In Canada, schools for children who are having difficulty in a traditional secondary school setting are known as alternate schools.[15]


Germany has over 200 Waldorf schools, including the first such school in the world (founded 1919), and a large number of Montessori schools. Each of these has its own national association, whereas most other alternative schools are organized in the National Association of Independent Alternative Schools (). Funding for private schools in Germany differs from Bundesland to Bundesland.

Full public funding is given to laboratory schools researching school concepts for public education. The Laborschule Bielefeld had a great influence on many alternative schools, including the renewal of the democratic school concept.

South Korea

In South Korea, alternative schools serve three big groups of youth. The first group is students who could not succeed in formative Korean education. Many of these schools serve students who dropped out during their earlier school years, either voluntarily or by disciplinary action. The second group is young immigrants. As the population of immigrants from Southeast Asia and North Korea is increasing, several educators started to see the necessity of the adaptive education, specially designed for these young immigrants. Because South Korea has been a monoethnic society throughout its history, there is not enough system and awareness to protect these students from bullying, social isolation, or academic failure. For instance, the drop-out rate for North Korean immigrant students is ten times higher than that of students from South Korean students because their major challenge is initially to adapt to South Korean society, not to get a higher test score. The other group is students who choose an alternative education because of its philosophy. Korean education, as in many other Asian countries, is based on testing and memorizing. Some students and parents believe this kind of education cannot nurture a student thoroughly and choose to go to an alternative school, that suggests a different way to learn for students. These schools usually stress the importance of interaction between other people and nature over written test results.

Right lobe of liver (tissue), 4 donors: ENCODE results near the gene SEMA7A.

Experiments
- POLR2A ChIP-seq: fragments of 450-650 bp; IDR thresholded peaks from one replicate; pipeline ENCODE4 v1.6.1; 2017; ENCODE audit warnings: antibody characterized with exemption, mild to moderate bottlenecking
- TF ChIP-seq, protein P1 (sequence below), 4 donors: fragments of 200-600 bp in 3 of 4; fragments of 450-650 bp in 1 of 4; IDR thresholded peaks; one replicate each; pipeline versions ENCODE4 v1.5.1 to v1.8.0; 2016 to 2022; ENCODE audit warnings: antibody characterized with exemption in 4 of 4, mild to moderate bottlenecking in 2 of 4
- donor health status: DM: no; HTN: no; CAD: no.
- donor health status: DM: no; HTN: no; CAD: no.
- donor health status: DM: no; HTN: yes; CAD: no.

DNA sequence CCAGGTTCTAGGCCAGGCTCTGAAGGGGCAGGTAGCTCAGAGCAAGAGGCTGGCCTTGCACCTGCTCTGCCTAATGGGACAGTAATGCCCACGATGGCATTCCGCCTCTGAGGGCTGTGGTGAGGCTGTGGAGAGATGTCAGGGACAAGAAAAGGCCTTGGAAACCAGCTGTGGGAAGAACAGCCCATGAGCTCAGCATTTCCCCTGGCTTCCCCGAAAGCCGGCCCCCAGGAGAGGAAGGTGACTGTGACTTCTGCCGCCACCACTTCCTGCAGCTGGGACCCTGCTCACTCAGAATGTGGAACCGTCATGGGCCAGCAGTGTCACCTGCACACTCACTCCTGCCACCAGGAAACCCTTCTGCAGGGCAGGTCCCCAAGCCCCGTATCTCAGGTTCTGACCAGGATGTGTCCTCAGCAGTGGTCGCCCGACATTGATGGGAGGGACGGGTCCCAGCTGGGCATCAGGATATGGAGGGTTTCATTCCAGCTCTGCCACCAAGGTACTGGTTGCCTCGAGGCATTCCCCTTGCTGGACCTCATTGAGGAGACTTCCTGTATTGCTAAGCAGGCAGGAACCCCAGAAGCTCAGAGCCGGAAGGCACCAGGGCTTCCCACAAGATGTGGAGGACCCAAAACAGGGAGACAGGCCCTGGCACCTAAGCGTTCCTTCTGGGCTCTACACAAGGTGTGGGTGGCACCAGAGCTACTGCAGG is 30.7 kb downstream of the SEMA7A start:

The major struggle in alternative schools in South Korea are recognition, lack of financial support, and quality gap between alternative schools. Although South Korean public's recognition to alternative education has deliberately changed, the progressive education still is not widely accepted. To enter a college, regular education is often preferred because of the nation's rigid educational taste on test result and record. For the same reason, South Korean government is not actively supporting alternative schools financially.

Hence, many alternative schools are at risk of bankruptcy, especially the schools that do not or cannot collect tuition from their students. Most Southeast Asian and North Korean immigrant families are financially in need, so they need assist from government's welfare system for their everyday life. It is clear that affording private education is a mere fantasy for these families. That phenomenon, at last, causes a gap among alternative schools themselves. Some schools are richly supported by upper-class parents and provide variety of in-school and after-school programs, and others rarely have resource to build few academic and extracurricular programs as such.